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Paying Parents to Read to Their Children Boosts Literacy Skills

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COLUMBUS, Ohio – Researchers have found a surprising way to help boost the skills of children with language impairment: Pay their parents to read to them.  A new study tested four techniques to get parents or other caregivers to complete a 15-week literacy intervention for their children with language impairment.  Only one of those techniques – paying parents 50 cents for each reading session – led to children showing significant gains in reading test scores, findings showed.  “We were somewhat stunned to find that paying parents had this strong effect. We didn’t anticipate this,” said Laura Justice, lead author of the study and professor of educational psychology at The Ohio State University.  The other three techniques tried in the study were offering positive feedback to the parents, offering encouragement, and modeling to parents how to read in a way that improved children’s literacy skills.  None of these three was helpful, and offering feedback actually had a slight…

"Little Sparrow"


"The art is an outburst of the soul, the translation of the suffering or the care of a serious social malaise?
Likely! I've never met an artist lacking sensitivity and I've never seen sensitivity without pain, without inner struggle.
If you think that everything is due and that some people are privileged why with a gift of nature, remember the little sparrow, remember the "voix du paradis" remember the sublime Edith Piaf.

FGuzzardi


Edith Piaf
by name of  Edith Giovanna Gassion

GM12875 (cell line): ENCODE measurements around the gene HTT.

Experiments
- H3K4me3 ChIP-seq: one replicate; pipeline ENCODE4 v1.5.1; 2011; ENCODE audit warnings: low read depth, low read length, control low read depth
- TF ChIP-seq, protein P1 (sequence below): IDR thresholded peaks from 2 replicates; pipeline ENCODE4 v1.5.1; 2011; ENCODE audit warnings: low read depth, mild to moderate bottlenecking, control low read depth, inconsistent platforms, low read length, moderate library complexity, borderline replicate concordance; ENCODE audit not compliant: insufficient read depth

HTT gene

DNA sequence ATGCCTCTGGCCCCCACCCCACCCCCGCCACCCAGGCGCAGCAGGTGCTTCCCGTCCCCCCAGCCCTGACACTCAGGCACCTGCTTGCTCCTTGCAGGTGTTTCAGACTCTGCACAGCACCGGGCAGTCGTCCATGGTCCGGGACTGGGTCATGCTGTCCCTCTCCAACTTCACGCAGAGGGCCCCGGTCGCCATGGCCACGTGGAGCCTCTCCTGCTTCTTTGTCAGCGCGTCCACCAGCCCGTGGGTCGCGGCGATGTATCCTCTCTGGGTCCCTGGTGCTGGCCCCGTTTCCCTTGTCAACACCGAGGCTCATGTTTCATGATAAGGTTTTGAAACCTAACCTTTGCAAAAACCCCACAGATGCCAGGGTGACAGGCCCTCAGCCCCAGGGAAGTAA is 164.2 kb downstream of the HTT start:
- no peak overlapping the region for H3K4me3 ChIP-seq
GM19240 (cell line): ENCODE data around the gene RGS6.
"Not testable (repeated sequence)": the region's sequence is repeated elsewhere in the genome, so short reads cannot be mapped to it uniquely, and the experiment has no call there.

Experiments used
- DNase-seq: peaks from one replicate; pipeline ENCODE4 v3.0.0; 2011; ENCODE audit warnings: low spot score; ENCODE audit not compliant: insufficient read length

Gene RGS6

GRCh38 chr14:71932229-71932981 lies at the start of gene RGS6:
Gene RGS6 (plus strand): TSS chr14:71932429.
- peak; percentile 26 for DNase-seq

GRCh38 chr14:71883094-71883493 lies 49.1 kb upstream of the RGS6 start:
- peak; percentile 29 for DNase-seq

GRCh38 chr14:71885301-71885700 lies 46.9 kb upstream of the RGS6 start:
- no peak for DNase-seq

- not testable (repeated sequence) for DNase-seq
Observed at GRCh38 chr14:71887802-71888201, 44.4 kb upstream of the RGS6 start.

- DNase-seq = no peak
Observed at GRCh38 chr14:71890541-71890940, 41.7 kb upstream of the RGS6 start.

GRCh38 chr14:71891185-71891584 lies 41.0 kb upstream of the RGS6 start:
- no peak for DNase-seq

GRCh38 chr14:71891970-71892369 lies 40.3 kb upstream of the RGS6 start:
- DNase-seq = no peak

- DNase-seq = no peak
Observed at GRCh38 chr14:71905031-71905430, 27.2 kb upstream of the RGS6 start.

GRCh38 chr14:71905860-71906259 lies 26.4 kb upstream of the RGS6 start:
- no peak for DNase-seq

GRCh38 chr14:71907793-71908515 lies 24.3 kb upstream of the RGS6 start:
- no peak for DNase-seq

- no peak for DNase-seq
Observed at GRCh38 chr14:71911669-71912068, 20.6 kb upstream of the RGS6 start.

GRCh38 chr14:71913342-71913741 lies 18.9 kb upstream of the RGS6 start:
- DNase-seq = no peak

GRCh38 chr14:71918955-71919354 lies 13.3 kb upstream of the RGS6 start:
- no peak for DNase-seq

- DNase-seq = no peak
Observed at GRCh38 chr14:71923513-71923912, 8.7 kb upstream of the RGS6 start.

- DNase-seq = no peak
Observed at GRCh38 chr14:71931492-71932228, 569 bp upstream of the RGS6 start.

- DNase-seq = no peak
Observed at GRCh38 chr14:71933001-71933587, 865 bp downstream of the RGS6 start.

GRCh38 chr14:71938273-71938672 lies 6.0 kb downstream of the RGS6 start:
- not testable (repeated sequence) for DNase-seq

born December 19, 1915, Paris, France
died
October 10, 1963, Plascassier, near Grasse


French singer and actress whose interpretation of the chanson, or French ballad, made her internationally famous. Among her trademark songs were Non, je ne regrette rien (“No, I Don't Regret Anything”) and La Vie en rose (literally “Life in Pink” [i.e., through “rose-coloured glasses,” from an optimistic point of view]).
Piaf's songs and singing style seemed to reflect the tragedies of her own difficult life. Her mother, a café singer, abandoned her at birth, and she was taken in by her grandmother, who reared the girl in a house of prostitution. Piaf became blind at age three as a complication of meningitis but recovered her sight four years later. A few years after that she joined her father, a circus acrobat, and accompanied him while he performed. She sang in the streets of Paris until she was discovered by Louis Leplée, a cabaret owner, who gave her her first nightclub job. It was Leplée who began calling her “la môme piaf,” Parisian slang for “little sparrow,” in apparent reference to her diminutive size—under 5 feet (142 cm) tall and about 90 pounds (40 kg) in weight. She later adopted the name professionally. Her debut was acclaimed by the actor Maurice Chevalier, who was in the audience that night.




In 1935 Piaf made her theatrical debut, and within a few years she was singing in the large music halls of Paris. Initially her material was standard music hall fare, but eventually she had songwriters such as Marguerite Monnot and Michel Emer writing songs specifically for her. In the mid-1940s she became a mentor to the young Yves Montand, and she worked with him in the film Étoile sans lumière (1946; “Star Without Light”). She had an affair with the middleweight boxer Marcel Cerdan, who died in a plane crash on his way to meet her. Her unhappy personal life and unadorned though dramatic style underlined her expressive mezzo-soprano voice, and she was able to move audiences wherever she or her recordings traveled.
In addition to singing, she recorded her thoughts about her life in two books, Au bal de la chance (1958; “At the Ball of Fortune”; Eng. trans. The Wheel of Fortune) and the posthumously published Ma vie (1964; “My Life”; Eng. trans. 1990). Piaf's recordings remained available into the 21st century, and she was the subject of several biographies as well as plays and movies.

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